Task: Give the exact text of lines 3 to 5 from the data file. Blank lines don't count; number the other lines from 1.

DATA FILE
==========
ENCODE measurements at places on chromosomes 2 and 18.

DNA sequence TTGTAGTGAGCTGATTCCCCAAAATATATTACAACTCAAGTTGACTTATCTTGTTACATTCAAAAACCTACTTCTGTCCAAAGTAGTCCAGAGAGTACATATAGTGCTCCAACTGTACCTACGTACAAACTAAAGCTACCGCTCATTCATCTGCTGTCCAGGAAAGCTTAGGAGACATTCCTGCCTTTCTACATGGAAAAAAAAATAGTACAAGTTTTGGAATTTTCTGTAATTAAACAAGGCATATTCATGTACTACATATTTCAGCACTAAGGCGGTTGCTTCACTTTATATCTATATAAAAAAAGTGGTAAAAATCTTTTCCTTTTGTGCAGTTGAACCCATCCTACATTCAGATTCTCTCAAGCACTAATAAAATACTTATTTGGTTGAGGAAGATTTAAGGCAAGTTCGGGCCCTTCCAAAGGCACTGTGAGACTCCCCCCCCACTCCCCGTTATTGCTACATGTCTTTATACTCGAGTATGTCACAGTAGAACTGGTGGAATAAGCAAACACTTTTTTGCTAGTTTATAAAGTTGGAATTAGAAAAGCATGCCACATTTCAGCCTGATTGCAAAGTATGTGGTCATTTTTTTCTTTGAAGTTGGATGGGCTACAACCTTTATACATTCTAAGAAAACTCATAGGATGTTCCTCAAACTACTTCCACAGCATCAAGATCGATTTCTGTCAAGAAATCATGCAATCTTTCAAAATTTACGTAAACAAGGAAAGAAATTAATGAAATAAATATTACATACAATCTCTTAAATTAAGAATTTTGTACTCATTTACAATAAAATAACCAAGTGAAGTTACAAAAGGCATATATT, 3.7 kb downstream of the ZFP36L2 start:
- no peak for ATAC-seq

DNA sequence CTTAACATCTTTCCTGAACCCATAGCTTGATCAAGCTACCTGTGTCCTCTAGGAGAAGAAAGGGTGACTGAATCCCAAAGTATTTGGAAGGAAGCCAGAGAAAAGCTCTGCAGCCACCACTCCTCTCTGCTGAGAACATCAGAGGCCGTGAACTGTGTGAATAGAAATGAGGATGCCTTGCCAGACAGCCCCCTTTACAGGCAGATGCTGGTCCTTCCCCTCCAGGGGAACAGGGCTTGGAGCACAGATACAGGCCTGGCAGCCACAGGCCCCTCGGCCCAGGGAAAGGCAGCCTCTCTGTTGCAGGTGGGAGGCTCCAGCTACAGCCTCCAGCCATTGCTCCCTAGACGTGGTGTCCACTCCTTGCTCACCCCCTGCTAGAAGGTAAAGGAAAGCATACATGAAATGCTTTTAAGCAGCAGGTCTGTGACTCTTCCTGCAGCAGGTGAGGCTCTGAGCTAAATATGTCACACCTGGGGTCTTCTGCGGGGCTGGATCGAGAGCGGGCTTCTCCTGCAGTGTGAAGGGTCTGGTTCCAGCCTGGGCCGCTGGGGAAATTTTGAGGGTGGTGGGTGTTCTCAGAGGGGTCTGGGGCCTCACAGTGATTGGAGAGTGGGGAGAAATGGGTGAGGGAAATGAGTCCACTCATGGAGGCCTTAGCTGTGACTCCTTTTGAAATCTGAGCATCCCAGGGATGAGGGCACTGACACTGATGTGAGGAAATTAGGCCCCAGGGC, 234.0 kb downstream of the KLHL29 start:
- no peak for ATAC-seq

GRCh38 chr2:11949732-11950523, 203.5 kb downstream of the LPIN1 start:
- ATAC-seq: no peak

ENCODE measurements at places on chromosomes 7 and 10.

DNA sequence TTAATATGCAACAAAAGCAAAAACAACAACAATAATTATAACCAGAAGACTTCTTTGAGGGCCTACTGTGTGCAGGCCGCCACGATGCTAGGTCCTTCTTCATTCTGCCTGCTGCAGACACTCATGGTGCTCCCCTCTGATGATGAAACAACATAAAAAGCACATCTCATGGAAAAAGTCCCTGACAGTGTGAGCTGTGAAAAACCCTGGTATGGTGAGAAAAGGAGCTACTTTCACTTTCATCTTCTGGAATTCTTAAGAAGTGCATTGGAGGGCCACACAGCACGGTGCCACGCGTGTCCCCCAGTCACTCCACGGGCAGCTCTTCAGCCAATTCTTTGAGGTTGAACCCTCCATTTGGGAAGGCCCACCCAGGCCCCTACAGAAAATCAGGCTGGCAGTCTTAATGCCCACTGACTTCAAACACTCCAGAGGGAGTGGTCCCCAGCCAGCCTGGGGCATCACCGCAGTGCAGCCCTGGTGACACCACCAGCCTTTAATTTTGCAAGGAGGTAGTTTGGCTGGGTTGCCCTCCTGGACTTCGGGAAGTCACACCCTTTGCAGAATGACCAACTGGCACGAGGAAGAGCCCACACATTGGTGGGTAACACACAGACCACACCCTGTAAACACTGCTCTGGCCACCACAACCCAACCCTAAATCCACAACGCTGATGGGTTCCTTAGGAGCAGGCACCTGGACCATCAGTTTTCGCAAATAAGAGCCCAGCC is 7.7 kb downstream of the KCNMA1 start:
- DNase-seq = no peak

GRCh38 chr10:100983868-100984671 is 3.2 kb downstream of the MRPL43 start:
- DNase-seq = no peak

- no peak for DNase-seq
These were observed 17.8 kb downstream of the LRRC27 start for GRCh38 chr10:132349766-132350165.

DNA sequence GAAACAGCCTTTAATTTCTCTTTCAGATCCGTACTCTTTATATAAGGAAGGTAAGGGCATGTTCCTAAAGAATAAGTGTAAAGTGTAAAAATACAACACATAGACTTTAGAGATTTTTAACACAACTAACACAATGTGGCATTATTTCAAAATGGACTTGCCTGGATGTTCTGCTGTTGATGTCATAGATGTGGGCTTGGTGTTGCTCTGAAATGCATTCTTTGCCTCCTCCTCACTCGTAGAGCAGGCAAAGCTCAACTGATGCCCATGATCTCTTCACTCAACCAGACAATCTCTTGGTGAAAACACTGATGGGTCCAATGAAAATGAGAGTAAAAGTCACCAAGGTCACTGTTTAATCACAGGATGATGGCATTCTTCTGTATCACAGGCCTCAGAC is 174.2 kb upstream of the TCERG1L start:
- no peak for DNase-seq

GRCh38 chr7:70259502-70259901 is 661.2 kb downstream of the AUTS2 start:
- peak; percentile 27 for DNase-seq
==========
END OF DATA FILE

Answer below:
- no peak for ATAC-seq

DNA sequence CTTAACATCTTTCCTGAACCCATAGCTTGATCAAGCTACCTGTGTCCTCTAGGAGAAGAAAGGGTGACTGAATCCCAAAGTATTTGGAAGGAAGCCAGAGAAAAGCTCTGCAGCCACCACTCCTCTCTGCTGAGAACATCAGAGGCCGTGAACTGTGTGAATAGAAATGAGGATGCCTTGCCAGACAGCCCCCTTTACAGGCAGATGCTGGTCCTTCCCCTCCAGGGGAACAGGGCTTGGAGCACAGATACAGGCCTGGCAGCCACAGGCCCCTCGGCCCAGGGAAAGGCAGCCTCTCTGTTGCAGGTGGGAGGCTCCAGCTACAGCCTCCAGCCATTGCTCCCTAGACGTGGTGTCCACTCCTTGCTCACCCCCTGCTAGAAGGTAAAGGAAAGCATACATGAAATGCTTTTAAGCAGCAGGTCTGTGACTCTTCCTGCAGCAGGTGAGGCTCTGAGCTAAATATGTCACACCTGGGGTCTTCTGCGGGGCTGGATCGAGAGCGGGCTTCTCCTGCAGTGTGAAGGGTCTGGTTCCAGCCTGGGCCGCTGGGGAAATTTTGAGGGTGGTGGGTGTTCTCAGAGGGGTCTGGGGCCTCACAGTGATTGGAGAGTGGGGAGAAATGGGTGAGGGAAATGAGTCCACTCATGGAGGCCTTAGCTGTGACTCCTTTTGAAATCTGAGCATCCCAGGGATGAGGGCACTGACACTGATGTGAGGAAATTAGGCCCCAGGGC, 234.0 kb downstream of the KLHL29 start:
- no peak for ATAC-seq